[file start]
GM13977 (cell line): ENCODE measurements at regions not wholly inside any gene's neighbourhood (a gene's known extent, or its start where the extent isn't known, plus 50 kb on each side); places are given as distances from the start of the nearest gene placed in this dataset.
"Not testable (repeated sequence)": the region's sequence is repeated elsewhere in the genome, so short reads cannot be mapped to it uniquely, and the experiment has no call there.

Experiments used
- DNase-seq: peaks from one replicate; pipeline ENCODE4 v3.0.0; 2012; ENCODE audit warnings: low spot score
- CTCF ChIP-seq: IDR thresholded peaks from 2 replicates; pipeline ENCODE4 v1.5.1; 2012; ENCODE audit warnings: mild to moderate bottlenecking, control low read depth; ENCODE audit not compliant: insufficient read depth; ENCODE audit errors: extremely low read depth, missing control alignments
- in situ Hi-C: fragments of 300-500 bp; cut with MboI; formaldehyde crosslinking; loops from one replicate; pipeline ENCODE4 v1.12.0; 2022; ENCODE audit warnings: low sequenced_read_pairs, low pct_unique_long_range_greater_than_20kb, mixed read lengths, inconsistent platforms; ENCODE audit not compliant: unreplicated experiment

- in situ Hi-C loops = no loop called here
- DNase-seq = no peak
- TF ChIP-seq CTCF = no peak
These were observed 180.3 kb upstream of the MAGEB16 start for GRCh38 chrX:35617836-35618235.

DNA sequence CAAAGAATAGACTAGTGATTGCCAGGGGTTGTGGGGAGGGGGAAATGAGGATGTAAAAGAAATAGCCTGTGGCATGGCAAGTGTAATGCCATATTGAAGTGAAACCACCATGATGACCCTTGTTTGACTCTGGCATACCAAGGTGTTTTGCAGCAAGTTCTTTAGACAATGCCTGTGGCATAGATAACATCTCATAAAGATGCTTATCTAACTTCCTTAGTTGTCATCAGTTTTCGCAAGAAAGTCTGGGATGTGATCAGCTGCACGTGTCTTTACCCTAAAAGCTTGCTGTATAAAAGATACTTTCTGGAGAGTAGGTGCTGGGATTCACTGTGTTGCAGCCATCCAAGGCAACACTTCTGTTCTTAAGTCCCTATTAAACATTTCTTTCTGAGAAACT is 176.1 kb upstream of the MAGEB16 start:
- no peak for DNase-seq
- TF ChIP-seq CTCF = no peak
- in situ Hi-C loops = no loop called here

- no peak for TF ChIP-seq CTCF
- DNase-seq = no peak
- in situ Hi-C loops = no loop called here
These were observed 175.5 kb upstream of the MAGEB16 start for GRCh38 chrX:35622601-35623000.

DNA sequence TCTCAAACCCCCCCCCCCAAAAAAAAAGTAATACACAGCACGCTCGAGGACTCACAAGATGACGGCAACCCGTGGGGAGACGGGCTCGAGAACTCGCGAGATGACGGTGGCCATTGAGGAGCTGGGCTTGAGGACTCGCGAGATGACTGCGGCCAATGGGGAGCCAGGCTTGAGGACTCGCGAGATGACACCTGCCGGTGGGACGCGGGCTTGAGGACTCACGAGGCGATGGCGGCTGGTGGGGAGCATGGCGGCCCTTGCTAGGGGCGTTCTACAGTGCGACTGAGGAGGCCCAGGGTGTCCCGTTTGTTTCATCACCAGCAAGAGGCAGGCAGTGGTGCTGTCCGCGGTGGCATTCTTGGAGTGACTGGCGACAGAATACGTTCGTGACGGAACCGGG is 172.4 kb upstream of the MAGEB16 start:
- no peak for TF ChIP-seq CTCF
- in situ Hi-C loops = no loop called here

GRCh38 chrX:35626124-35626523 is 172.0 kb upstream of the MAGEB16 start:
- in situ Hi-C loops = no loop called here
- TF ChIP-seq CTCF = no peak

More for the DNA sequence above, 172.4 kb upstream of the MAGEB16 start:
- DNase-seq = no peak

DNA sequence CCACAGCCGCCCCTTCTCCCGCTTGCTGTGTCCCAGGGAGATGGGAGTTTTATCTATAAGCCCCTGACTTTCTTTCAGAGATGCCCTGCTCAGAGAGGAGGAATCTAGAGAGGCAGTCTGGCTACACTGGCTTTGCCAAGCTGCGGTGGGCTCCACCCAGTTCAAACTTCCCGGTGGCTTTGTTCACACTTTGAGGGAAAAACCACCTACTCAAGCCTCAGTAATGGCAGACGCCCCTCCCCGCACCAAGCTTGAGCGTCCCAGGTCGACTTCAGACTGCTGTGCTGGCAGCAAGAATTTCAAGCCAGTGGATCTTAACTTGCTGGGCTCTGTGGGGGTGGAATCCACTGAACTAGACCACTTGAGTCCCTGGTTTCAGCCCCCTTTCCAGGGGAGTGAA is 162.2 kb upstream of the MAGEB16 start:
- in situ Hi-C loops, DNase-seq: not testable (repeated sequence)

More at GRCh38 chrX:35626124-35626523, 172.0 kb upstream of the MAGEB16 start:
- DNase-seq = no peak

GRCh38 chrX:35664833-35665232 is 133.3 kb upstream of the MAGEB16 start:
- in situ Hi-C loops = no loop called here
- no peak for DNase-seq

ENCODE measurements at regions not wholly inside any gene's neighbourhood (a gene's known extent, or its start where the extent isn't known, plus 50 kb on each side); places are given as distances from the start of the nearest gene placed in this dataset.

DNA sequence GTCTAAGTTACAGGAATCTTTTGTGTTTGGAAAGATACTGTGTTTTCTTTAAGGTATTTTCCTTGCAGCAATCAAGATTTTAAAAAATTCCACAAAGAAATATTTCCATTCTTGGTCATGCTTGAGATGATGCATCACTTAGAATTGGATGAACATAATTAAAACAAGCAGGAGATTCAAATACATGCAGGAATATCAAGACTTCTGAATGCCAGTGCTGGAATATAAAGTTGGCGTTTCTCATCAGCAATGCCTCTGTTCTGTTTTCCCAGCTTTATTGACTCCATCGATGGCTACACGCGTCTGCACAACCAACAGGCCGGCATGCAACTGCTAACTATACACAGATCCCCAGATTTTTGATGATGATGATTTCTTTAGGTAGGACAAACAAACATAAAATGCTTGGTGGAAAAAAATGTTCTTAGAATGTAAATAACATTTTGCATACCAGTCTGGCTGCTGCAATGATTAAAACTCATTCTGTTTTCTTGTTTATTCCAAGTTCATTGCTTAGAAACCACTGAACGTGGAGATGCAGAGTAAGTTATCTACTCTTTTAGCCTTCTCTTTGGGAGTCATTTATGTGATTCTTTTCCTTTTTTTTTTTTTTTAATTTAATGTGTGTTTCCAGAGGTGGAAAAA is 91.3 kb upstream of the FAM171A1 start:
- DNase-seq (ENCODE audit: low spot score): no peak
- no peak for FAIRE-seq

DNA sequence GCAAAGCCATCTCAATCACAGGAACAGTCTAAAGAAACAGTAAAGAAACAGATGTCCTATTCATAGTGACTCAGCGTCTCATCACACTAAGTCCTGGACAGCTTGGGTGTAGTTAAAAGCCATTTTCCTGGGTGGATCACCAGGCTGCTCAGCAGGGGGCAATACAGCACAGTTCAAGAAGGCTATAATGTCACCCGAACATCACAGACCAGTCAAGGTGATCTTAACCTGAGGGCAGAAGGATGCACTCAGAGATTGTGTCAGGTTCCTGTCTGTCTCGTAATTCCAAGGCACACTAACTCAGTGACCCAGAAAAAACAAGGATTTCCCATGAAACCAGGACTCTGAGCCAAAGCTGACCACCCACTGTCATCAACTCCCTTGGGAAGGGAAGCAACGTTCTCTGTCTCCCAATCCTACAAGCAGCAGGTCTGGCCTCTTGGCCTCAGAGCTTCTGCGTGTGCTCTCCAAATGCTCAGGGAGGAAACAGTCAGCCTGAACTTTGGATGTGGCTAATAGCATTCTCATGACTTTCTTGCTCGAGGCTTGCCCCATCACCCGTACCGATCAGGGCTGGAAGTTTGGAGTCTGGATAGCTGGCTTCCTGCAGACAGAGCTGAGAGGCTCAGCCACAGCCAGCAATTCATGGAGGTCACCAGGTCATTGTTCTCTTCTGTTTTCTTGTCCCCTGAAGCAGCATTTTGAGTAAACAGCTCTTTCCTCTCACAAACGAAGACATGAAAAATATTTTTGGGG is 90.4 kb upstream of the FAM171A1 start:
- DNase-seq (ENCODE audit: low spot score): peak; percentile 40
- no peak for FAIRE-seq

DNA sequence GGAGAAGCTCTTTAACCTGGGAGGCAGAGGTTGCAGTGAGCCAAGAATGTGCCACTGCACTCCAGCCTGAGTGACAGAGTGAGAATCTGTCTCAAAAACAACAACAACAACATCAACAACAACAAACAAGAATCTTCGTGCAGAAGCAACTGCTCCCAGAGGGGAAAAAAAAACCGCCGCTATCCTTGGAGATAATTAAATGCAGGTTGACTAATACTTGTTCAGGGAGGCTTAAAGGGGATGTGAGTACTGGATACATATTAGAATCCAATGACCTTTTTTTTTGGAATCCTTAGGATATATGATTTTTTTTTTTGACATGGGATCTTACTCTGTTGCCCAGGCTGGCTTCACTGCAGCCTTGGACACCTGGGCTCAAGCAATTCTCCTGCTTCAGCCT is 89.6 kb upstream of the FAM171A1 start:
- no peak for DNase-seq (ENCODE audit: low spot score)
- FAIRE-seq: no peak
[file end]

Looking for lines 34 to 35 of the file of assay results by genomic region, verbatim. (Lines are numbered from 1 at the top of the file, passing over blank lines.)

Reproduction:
ENCODE measurements at regions not wholly inside any gene's neighbourhood (a gene's known extent, or its start where the extent isn't known, plus 50 kb on each side); places are given as distances from the start of the nearest gene placed in this dataset.

DNA sequence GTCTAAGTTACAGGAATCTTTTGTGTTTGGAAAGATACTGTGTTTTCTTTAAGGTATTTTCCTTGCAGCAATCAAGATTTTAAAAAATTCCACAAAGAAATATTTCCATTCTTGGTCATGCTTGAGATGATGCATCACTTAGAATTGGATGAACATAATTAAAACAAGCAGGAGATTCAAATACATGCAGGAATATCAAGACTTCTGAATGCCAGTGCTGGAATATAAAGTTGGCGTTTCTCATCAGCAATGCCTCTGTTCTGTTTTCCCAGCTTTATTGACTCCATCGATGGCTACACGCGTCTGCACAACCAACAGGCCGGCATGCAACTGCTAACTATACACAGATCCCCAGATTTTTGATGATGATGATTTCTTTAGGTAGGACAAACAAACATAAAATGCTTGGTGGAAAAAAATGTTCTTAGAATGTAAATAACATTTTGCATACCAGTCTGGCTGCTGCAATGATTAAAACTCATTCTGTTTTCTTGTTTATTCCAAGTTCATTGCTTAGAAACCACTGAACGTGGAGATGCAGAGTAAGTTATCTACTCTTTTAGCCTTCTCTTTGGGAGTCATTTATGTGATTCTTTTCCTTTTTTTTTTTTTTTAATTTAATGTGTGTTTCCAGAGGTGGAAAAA is 91.3 kb upstream of the FAM171A1 start: